Today’s Solutions: October 03, 2022

Vertical farming is an amazing solution that allows us to grow fresh produce using a fraction of the water and land that traditional agriculture requires. That said, most vertical farms need a lot of heating and artificial light.

The use of 100 percent natural light is what sets Shockingly Fresh’s giant vertical farm in Offenham, Worcestershire apart. The farm, which is the largest naturally-lit vertical farm in Britain, has recently begun harvesting thousands of leafy greens, herbs, and strawberries that will soon make their way to supermarkets all over the nation.

Just like other vertical farms, they need much less water for far greater yields than traditional field farming. However, the fact that they use natural light means that their process isn’t as carbon-intensive as their LED-lit counterparts.

What happens in the winter season?

During the winter months, Britain doesn’t get much sunlight, which means that, unlike most hydroponic farms, yields vary throughout the year, with fewer crops grown in the winter. However, this shouldn’t be seen as a downside. According to Nick Green, the development director of Shockingly Fresh, “production isn’t completely linear as it would be in a fully lit vertical farm. But we do match the consumption pattern of people—people don’t eat as much lettuce in winter as they do in summer.”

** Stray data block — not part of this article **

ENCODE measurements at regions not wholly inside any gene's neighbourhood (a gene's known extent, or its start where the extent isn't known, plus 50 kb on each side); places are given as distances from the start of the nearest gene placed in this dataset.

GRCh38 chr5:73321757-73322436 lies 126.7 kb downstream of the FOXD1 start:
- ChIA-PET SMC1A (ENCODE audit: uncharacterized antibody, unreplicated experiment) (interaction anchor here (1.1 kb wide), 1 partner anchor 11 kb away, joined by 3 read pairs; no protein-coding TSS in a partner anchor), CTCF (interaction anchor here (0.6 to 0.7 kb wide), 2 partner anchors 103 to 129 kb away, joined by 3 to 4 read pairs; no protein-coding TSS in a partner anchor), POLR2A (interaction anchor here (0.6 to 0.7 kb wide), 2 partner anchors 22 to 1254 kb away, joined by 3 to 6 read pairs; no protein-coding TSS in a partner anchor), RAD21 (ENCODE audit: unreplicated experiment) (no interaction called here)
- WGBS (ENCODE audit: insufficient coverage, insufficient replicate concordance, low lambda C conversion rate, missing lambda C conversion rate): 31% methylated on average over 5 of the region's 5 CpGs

Plus, seasonal fruits such as strawberries can still be cultivated within Shockingly Fresh’s vertical farm, which will help reduce imports. “It is ultimately better for the environment. I can’t say it’s carbon-neutral but it isn’t as carbon hungry as an LED vertical farm would be,” Green adds.

Shockingly Fresh’s next steps

Shockingly Fresh hopes to build 40 more naturally lit vertical greenhouses, with their next one planned for West Calder in Scotland. This one is set to be even larger, and may just become the UK’s biggest vertical farm.

Hydroponic and other vertical farms are becoming an important area of interest as the world reconsiders the ways in which we should be using our land. Other companies worth mentioning include Growing Underground, which makes micro greens and salad leaves underneath the bustling streets of Clapham, and LettUs Grow in Bristol, which, as the name suggests, produces lettuce and other leafy greens.

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